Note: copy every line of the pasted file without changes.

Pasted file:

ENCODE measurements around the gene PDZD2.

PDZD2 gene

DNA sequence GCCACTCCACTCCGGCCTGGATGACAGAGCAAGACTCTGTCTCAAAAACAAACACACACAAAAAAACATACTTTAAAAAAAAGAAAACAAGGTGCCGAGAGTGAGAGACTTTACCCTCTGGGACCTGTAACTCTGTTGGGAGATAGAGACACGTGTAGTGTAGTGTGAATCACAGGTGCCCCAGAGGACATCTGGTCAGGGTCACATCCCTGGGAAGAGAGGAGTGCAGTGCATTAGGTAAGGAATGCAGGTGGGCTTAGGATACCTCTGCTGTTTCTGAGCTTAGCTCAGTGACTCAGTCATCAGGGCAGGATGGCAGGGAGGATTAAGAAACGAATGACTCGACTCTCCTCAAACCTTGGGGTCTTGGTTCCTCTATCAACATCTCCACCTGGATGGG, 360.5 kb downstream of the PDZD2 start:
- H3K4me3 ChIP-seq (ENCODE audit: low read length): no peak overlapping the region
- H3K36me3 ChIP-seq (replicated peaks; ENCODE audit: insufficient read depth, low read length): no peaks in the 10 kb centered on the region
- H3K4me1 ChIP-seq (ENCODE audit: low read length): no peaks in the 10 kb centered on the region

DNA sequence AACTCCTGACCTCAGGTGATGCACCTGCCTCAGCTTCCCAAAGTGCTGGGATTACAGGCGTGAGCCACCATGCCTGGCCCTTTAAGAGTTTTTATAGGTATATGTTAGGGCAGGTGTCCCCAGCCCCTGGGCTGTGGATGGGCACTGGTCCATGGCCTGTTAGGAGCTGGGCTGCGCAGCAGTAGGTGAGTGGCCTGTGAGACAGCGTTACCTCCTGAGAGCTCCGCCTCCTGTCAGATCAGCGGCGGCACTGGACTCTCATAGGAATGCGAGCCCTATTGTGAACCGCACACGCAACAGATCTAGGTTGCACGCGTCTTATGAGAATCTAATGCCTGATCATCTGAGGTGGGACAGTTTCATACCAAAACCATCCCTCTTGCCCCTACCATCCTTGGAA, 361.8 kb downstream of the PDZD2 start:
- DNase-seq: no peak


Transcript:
ENCODE measurements around the gene PDZD2.

PDZD2 gene

DNA sequence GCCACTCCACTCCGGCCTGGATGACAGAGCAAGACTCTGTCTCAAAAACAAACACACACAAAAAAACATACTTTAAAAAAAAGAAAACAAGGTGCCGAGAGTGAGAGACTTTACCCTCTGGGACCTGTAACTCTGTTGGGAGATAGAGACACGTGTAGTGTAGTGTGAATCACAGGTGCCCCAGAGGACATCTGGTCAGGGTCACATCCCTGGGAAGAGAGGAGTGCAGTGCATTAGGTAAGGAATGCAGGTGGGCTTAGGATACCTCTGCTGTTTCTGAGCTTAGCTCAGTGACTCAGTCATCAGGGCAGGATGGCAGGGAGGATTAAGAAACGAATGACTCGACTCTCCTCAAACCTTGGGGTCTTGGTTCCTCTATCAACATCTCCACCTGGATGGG, 360.5 kb downstream of the PDZD2 start:
- H3K4me3 ChIP-seq (ENCODE audit: low read length): no peak overlapping the region
- H3K36me3 ChIP-seq (replicated peaks; ENCODE audit: insufficient read depth, low read length): no peaks in the 10 kb centered on the region
- H3K4me1 ChIP-seq (ENCODE audit: low read length): no peaks in the 10 kb centered on the region

DNA sequence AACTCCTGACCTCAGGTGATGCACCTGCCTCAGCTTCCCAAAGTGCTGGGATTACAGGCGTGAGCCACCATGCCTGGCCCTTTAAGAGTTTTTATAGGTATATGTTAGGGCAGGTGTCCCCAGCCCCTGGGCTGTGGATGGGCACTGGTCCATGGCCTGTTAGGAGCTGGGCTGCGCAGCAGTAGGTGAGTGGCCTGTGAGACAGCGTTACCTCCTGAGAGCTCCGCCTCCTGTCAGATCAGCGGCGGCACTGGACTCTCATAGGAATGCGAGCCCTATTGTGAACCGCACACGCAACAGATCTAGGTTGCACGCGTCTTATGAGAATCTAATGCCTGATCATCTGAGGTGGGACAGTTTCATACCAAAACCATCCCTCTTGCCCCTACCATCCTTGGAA, 361.8 kb downstream of the PDZD2 start:
- DNase-seq: no peak